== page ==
Diahann Carroll was the star and protagonist within the hit series Julia (1968). In acting in the role of a registered nurse, she served as the first black person to play a non-stereotypical role on television. However, while she exemplified a pivotal character within the series, she was treated unfairly in comparison to her white castmates. During her time within the 90s hit series A Different World, Diahann explains that while on set, that was the first time she was treated with such reverence and saw firsthand her sacrifices manifested. She watched as young black actresses and actors joked and existed freely within the space. Many of the regulars on the cast had their own parking space and many other luxuries, but few understood the privilege that they were afforded because of her sacrifice. Diahann Carroll explained that in her past she wasn't even allowed on the lot, but now her people have their own lot.
Diahann Carroll's sacrifice paved the way for shows such as The Cosby Show, A Different World, Good Times, and many more to follow. Monique's argument is that your actions matter. What do you want your legacy's foundation to be rooted in?One rooted in integrity and honesty, or lies and exploitation. Monique also argues that we do not have to accept the scraps, simply because we are grateful to have a spot at the table.
"Club Shay Shay is restoring attention spans all of 2024" is the top comment of the 2 hour and 55 minute interview between Shannon Sharpe and Monique Coleman. In watching the interview twice in its entirety, Club Shay Shay is the space of truth. While Shannon Sharpe is not a licensed therapist, his objective line of questioning is similar to those of a helper within a therapeutic session. Many of us are witnessing the power and liberation of truth. All of Club Shay Shay's episodes post the Katt William's interview are about "saying names or keeping it on the playground" as Monique so eloquently stated during her Breakfast Club Interview.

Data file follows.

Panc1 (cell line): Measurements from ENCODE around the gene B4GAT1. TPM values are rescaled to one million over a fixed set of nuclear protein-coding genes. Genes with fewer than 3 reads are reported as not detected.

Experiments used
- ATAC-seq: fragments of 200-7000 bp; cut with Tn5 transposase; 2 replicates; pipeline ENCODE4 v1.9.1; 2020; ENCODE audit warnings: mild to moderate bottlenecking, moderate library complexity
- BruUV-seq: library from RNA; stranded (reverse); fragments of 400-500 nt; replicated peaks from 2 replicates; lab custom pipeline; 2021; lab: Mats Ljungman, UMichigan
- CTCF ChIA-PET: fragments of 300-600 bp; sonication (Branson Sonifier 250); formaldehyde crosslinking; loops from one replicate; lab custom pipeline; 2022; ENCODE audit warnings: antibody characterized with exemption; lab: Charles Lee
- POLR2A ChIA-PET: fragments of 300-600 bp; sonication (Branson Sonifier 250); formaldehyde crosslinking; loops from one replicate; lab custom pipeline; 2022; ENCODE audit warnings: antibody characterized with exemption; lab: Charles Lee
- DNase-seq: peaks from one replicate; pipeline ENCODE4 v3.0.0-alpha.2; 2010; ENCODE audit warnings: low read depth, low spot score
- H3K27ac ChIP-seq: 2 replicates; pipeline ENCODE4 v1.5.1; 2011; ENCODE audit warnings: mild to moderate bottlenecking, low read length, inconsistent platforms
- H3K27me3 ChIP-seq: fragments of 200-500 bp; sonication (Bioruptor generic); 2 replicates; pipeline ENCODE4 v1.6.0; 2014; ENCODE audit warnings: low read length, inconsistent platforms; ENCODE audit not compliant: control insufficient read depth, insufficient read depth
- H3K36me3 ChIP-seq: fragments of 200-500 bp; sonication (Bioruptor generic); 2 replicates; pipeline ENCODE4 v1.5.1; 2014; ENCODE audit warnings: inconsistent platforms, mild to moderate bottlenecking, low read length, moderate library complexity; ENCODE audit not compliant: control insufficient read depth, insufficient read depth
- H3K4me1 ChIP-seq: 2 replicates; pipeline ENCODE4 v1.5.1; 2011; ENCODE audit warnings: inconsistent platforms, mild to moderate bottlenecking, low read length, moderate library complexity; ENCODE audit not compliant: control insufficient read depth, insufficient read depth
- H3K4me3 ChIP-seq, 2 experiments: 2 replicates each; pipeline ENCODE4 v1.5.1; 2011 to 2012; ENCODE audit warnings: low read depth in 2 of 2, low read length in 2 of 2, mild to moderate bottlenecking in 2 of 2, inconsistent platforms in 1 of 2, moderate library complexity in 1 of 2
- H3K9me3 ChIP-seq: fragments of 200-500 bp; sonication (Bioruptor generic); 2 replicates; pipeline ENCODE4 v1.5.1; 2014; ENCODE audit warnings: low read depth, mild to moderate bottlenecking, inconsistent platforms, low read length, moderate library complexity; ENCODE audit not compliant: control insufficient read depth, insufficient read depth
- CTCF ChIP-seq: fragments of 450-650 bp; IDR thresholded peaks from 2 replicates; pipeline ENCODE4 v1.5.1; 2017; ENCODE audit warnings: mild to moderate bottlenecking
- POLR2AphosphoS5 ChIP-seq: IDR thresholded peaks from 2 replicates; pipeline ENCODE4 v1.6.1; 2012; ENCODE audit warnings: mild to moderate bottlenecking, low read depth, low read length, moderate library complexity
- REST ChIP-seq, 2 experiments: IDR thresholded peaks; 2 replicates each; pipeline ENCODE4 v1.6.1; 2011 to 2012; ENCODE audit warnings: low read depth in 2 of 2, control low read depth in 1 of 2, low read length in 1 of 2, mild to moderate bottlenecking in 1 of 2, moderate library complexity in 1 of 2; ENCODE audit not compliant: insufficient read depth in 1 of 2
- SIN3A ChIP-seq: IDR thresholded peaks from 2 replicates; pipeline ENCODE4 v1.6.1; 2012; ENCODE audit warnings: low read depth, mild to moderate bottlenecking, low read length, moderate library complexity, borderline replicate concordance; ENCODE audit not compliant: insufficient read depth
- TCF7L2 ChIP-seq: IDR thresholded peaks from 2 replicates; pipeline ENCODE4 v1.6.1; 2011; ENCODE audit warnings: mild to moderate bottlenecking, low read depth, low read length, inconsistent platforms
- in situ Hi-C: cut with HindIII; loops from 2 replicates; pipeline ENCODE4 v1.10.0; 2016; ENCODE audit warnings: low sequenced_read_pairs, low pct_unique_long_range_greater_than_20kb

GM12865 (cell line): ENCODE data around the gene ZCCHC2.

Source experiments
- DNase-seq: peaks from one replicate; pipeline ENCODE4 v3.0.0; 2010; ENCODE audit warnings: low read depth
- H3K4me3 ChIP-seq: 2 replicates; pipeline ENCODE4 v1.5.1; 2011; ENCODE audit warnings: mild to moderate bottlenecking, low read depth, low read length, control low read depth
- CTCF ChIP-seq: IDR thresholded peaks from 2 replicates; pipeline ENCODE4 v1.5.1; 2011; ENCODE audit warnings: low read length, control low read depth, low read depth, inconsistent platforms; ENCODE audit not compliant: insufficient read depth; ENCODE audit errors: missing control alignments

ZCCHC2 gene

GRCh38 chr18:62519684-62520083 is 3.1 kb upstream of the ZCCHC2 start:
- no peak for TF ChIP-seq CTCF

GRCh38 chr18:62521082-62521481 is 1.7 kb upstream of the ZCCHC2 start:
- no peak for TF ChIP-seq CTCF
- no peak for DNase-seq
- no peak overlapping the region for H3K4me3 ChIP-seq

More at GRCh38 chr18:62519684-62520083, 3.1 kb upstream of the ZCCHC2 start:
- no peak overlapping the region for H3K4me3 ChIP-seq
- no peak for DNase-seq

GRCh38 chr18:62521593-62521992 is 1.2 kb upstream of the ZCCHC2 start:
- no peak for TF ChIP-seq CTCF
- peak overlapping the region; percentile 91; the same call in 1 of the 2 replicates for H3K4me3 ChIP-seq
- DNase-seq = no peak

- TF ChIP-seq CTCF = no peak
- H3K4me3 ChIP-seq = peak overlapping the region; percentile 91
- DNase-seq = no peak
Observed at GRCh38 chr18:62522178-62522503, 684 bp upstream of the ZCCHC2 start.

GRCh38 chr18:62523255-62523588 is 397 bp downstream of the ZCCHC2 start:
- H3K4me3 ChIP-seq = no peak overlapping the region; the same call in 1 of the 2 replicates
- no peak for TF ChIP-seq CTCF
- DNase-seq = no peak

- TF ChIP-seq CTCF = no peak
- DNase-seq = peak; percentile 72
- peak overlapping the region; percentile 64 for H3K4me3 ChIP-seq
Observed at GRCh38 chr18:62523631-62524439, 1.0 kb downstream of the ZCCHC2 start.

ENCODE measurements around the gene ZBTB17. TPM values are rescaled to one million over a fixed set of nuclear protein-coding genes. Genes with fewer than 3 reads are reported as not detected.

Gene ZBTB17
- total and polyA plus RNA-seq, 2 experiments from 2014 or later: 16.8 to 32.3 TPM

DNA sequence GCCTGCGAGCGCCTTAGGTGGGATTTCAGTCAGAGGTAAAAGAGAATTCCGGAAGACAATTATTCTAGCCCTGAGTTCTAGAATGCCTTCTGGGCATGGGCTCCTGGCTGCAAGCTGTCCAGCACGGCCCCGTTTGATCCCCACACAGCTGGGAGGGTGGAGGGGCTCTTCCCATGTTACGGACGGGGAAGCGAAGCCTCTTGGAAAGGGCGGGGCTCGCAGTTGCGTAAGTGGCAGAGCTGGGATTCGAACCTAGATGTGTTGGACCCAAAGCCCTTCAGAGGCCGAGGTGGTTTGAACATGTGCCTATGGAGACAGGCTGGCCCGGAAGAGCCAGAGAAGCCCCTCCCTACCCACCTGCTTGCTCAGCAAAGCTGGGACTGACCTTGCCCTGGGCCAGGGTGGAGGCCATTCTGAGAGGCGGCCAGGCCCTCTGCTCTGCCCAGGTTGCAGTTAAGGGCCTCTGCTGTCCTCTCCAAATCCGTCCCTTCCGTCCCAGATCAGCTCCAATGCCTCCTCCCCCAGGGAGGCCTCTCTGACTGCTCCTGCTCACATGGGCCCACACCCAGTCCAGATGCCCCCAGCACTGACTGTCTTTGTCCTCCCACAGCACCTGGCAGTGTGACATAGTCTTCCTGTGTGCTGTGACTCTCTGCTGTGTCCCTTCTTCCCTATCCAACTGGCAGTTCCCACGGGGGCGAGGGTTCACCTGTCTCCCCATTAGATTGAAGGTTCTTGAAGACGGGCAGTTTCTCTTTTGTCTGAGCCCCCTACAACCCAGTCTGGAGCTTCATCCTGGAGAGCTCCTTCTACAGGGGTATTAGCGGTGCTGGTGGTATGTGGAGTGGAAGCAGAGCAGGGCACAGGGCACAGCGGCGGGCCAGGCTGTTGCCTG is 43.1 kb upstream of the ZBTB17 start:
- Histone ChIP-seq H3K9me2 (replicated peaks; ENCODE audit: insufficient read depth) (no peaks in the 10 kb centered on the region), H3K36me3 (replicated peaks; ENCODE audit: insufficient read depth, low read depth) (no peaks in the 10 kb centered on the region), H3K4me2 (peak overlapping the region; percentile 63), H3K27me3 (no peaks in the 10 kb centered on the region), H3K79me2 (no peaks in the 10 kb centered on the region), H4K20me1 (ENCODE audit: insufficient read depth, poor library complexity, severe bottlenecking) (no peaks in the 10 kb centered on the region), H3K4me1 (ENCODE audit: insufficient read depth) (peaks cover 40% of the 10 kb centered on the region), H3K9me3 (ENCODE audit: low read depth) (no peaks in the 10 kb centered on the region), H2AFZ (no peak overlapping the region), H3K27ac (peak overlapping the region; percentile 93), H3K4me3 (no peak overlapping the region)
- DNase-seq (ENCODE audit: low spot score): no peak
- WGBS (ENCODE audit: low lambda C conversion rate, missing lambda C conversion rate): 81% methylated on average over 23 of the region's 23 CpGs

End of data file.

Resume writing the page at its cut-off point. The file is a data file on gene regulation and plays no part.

Monique argues that we are often expected to receive abuse with a smile. This idea makes me think about the poem written by Paul Laurence Dunbar. "We wear the mask that grins and lies."
We Wear The Mask
We are conditioned to believe that we must uplift and never speak out against other black people because unfortunately we are seen as a singular entity. There can only be one, and we must uplift that one. Monique described Tyler Perry and Kevin Hart with the term Juggernaut. Before the interview, this was an unfamiliarity, however a Juggernaut is defined as "a huge, powerful, and overwhelming force or institution." We often place our people onto pedestals and turn a blink-eye to blatant character flaws and their ill treatment towards others. As seen through Bill Cosby. Most refused to believe that Black America's favorite tv dad was a serial offender.
The poverty mindset and crabs in a barrel slavery mentality runs deep and through Monique's interview we must check our own moral compass, but also critique the world around us. The full interview was full of gems, but here are the key takeaways.